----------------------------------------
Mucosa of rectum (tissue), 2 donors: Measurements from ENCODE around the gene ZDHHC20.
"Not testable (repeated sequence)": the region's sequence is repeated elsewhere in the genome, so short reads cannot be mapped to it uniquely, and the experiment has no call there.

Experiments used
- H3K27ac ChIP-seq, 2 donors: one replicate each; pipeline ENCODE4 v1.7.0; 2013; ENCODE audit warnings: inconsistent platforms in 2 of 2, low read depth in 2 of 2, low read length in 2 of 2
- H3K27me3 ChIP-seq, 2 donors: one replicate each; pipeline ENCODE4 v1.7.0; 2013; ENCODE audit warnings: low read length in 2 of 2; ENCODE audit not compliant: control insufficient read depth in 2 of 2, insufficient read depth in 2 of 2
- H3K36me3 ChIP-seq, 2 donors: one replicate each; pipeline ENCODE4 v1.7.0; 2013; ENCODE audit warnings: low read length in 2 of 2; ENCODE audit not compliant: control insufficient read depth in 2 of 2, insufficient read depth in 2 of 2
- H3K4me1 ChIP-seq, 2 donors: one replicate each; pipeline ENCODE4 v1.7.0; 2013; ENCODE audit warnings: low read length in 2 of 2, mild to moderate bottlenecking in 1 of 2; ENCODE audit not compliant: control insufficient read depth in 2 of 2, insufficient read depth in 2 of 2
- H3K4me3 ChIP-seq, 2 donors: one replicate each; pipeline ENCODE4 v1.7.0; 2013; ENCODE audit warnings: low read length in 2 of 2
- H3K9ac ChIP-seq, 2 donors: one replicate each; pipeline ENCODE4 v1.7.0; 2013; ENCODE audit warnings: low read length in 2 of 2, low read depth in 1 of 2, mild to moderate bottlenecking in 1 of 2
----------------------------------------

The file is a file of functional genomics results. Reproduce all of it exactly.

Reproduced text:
Mucosa of rectum (tissue), 2 donors: Measurements from ENCODE around the gene ZDHHC20.
"Not testable (repeated sequence)": the region's sequence is repeated elsewhere in the genome, so short reads cannot be mapped to it uniquely, and the experiment has no call there.

Experiments used
- H3K27ac ChIP-seq, 2 donors: one replicate each; pipeline ENCODE4 v1.7.0; 2013; ENCODE audit warnings: inconsistent platforms in 2 of 2, low read depth in 2 of 2, low read length in 2 of 2
- H3K27me3 ChIP-seq, 2 donors: one replicate each; pipeline ENCODE4 v1.7.0; 2013; ENCODE audit warnings: low read length in 2 of 2; ENCODE audit not compliant: control insufficient read depth in 2 of 2, insufficient read depth in 2 of 2
- H3K36me3 ChIP-seq, 2 donors: one replicate each; pipeline ENCODE4 v1.7.0; 2013; ENCODE audit warnings: low read length in 2 of 2; ENCODE audit not compliant: control insufficient read depth in 2 of 2, insufficient read depth in 2 of 2
- H3K4me1 ChIP-seq, 2 donors: one replicate each; pipeline ENCODE4 v1.7.0; 2013; ENCODE audit warnings: low read length in 2 of 2, mild to moderate bottlenecking in 1 of 2; ENCODE audit not compliant: control insufficient read depth in 2 of 2, insufficient read depth in 2 of 2
- H3K4me3 ChIP-seq, 2 donors: one replicate each; pipeline ENCODE4 v1.7.0; 2013; ENCODE audit warnings: low read length in 2 of 2
- H3K9ac ChIP-seq, 2 donors: one replicate each; pipeline ENCODE4 v1.7.0; 2013; ENCODE audit warnings: low read length in 2 of 2, low read depth in 1 of 2, mild to moderate bottlenecking in 1 of 2